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What Happened to Empathy in Politics in 2016?

Since 2015's UK general election, internal divisions have cut lines through the electorate – and we have to consider what that means for our future.
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Compassion acts like society's glue. Empathy with the experiences, desires and demands of the mosaic of people that make up any polity plays a key role in creating the conditions for cohesion in society. Today, what are often complex, multinational and multi-level polities are facing serious global challenges in financial, environmental and human terms. Addressing these challenges then makes empathy with the lived experience and with mental framing of other people vital.


Social cohesion is a major concern for governments and policy-makers. At an individual level, a sense of connectedness has been strongly linked to creating a feeling of personal well-being. For wider society, the question of what creates a sense of belonging or a willingness to invest in a community carries an important weight.

This year has been an interesting one for both empathy and compassion in politics. The UK's EU referendum campaign and the recent US Presidential campaign highlighted the growing distrust of "others"; immigration, fear of terrorism, even a wider fear of foreigners took central stage. The campaigns also highlighted the depth of internal divisions – between ethnic and religious groups, rich and poor, young and old, educated and less educated – within the US, within the UK and across parts of the EU.

A growing sense emerged that groups with different perspectives rarely interact. Shouting over one another and repetitive sloganising rather than discussion and debate became the norm. As losers refused to accept the positions of the winners – marching and petitioning to overturn results, questioning the intelligence and personal qualities of opponents – the extent of these divisions and the lack of mutual comprehension was put into sharp relief.

Future policymakers will have to contend with what constitutes "us" and "them" in existing societies and how we collectively create a sense of group belonging. For the UK and its devolved institutions in Scotland, Northern Ireland and Wales, for example, this question applies as much at home as abroad. When we imagine these transitions, we have to try to get inside the minds of others and understand what a sense of belonging means to them. We've got to consider what belonging means for different individuals, groups and nationalities.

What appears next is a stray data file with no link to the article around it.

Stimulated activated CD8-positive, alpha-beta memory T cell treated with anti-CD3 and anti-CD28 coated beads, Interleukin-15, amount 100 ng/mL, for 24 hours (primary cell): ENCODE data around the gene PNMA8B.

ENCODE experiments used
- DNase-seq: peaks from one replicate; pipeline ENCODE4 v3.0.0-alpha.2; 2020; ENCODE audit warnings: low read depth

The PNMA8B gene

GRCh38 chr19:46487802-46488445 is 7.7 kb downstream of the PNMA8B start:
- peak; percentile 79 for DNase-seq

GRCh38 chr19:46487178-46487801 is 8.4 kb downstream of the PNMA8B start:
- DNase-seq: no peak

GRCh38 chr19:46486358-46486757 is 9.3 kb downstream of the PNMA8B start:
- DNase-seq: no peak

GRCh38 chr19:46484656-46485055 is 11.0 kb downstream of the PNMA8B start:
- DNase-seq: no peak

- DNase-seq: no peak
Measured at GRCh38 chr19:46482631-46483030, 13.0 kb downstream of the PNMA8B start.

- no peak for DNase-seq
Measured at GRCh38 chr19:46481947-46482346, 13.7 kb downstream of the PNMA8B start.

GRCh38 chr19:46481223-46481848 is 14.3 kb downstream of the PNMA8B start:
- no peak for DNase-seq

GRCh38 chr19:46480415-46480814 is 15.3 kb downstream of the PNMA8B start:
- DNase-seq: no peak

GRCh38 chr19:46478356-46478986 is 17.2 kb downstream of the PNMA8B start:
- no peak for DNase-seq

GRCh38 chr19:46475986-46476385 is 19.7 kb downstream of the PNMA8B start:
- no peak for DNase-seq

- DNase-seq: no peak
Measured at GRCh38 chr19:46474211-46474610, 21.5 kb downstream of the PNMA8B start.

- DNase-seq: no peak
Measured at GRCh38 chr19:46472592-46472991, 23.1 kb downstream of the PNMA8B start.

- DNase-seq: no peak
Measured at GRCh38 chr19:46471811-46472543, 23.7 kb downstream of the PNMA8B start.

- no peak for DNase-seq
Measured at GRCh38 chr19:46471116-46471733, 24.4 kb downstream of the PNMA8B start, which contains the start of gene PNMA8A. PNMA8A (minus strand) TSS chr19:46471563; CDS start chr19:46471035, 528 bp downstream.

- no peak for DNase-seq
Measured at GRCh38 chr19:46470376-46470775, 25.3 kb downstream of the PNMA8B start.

WATCH: Why Did England's North Vote to Leave the European Union?

Now that we've decided to leave the EU we'll need to understand what shapes a sense of societal belonging to come to terms with the future of the wider EU and to the UK's relations with it. This relates not only to managing the status quo, but also to understanding how to prevent wider contagion effects and further departures from the EU, if the European project is to continue.

Even though the UK has voted Leave, we're left with a core question for policymakers at home: whether and how the wider UK public can be encouraged to understand what others (including a majority in London, Scotland and Northern Ireland) value in the EU, and why? You might think this is an impossible task, believing the wider UK's island mentality is too profoundly entrenched, but there's evidence that such feelings can change.

Empathy for someone else's happiness or suffering requires recognition that the other person is equally human – effectively, that they have a mind with the same capacity for thought, emotion, desire, intention and self-awareness as ourselves.

Though reminiscent of a bad 1970s pop song, the ability to make complex recursive judgments about the knowledge of others and about their knowledge of our knowledge – the ability to get inside someone else's head, basically – is fundamental to how we function socially. These empathic processes oil the wheels of social relations, whether between individuals, or at an aggregate level between groups or states. Dehumanising another person allows us to downgrade their demands and to build a false perception of the virtue of our own position. Demonising or stigmatising others makes dialogue impossible.

But learning more about empathic behaviours and about how to encourage and inculcate them in policy practice would have profound implications for future international and internal national relations. In the meantime, a little empathy goes a long way to making us all feel heard and valued – a fundamental step in shaping a society in which we can all feel we have a place and a voice that counts. Laura Cram is Professor of European Politics and Director of NRLabs Neuropolitics Research at Edinburgh University. More on VICE:

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